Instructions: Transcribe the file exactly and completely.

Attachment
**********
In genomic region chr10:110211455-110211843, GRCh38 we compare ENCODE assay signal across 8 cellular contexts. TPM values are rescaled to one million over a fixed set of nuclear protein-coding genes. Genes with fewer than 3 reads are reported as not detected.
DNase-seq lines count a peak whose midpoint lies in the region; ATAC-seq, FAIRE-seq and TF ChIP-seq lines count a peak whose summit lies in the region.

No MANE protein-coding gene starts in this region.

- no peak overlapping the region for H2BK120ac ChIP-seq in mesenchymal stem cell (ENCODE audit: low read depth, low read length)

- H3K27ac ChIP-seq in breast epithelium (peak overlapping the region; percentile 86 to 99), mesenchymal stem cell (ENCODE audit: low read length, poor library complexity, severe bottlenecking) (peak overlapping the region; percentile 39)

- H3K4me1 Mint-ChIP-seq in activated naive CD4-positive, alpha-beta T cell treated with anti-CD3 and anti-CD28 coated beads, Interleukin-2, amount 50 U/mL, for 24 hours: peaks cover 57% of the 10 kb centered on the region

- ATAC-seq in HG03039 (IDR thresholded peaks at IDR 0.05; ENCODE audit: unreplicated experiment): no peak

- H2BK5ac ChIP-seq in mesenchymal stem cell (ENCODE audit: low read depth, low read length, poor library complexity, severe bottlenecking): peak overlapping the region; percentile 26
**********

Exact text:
In genomic region chr10:110211455-110211843, GRCh38 we compare ENCODE assay signal across 8 cellular contexts. TPM values are rescaled to one million over a fixed set of nuclear protein-coding genes. Genes with fewer than 3 reads are reported as not detected.
DNase-seq lines count a peak whose midpoint lies in the region; ATAC-seq, FAIRE-seq and TF ChIP-seq lines count a peak whose summit lies in the region.

No MANE protein-coding gene starts in this region.

- no peak overlapping the region for H2BK120ac ChIP-seq in mesenchymal stem cell (ENCODE audit: low read depth, low read length)

- H3K27ac ChIP-seq in breast epithelium (peak overlapping the region; percentile 86 to 99), mesenchymal stem cell (ENCODE audit: low read length, poor library complexity, severe bottlenecking) (peak overlapping the region; percentile 39)

- H3K4me1 Mint-ChIP-seq in activated naive CD4-positive, alpha-beta T cell treated with anti-CD3 and anti-CD28 coated beads, Interleukin-2, amount 50 U/mL, for 24 hours: peaks cover 57% of the 10 kb centered on the region

- ATAC-seq in HG03039 (IDR thresholded peaks at IDR 0.05; ENCODE audit: unreplicated experiment): no peak

- H2BK5ac ChIP-seq in mesenchymal stem cell (ENCODE audit: low read depth, low read length, poor library complexity, severe bottlenecking): peak overlapping the region; percentile 26